Cooking with bija – using annatto seeds

Using annatto seeds for cooking is easy and effective, helping you achieve vibrant food colors the all natural way.

Bija, also known as annatto seeds or achiote, is an all natural food colorant commonly used in Central America and the Caribbean. Native inhabitants of the tropical and subtropical regions of the Americans used the pigment in bija seeds for body art, as well as cooking. This was the case for the Taino indians of Quisqueya (the island currently shared by Haiti and the Dominican Republic, also known as Hispaniola).

Bija pods as harvested from the Bixa orellana tree.

Bija pods as harvested from the Bixa orellana tree.

Bija is a traditional spice of Dominican cuisine that has slowly been replaced for tomato paste in various dishes to achieve food coloring. However, using annatto seeds for cooking has retained its appeal for being unprocessed and for its medicinal qualities as an antioxidant and antifungal.  Bija is also an important spice in Mexico and Belize and used by some cultures in South America as natural medicine. Bija can be found in the United States as “achiote” or “annatto seeds” in the spice isle of most Mexican or Latin American supermarkets, as well as in mainstream grocery stores in bigger metro areas. If you buy whole seeds you will need to grind them with a pestle and mortar for cooking. Most stores carry ground bija.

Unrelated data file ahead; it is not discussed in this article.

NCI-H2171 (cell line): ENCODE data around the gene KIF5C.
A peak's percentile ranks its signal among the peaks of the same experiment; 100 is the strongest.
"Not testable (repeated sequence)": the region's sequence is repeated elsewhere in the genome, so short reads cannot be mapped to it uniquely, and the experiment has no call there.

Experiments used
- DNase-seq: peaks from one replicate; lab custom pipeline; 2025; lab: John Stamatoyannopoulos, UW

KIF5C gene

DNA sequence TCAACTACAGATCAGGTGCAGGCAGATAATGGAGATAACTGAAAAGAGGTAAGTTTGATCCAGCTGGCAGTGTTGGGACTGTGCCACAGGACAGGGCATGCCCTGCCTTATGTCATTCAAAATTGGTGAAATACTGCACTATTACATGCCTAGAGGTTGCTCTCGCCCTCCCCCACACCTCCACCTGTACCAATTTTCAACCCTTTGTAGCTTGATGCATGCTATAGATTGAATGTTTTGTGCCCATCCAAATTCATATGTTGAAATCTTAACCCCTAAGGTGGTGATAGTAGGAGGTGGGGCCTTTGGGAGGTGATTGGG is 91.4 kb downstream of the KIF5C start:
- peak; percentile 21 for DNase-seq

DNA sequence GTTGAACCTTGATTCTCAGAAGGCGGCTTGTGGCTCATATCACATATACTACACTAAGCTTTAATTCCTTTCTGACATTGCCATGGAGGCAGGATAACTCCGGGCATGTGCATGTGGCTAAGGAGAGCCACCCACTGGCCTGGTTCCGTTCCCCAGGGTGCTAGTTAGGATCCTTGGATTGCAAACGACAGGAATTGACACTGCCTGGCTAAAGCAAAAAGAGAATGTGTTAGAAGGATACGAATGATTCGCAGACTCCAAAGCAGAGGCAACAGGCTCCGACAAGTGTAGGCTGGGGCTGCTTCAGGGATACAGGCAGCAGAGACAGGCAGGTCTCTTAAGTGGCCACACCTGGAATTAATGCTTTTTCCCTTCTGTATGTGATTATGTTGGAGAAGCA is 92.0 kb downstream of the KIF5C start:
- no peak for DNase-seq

Whole bija annatto or achiote seeds. Cooking with bija or annatto seeds.

Whole bija annatto or achiote seeds. Cooking with bija or annatto seeds.

Using annatto seeds or bija for cooking is an excellent choice to color meats and fish, rices dishes or soups. Just sprinkle a tea spoon of it on your favorite dishes. It can be used as an adequate substitute in dishes that call for the more expensive saffron or in dishes where tomato paste is used as a food colorant (as in braised meats). A little bit goes a long way, and its peppery taste is often muted  when used in small amounts.

Author: Antonia S.

I founded to share my culture and the dishes I love. My native Dominican Republic, family ties to China, and travels near and far inspire my recipes. Enjoy and SHARE!

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  1. I am familiar with using annatto seeds in Filipino cuisine. Couldn’t the seeds be strained from a sauce to impart color without having to be ground up? Evidently, tomato paste is used as a substitute. Could paprika be used instead? I think using saffron would change the flavor profile too much.

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    • Hello Jane. One way to extract the annatto color is by mixing the whole seeds with oil that has been heated up. You can then strain the resulting colored oil, or leave the seeds in and strain as you use. You could use paprika, but I find that annatto is better at fully dissolving in the food and has a lighter color that I like. Saffron would change the flavor profile of any meal. It is also quite pricey.

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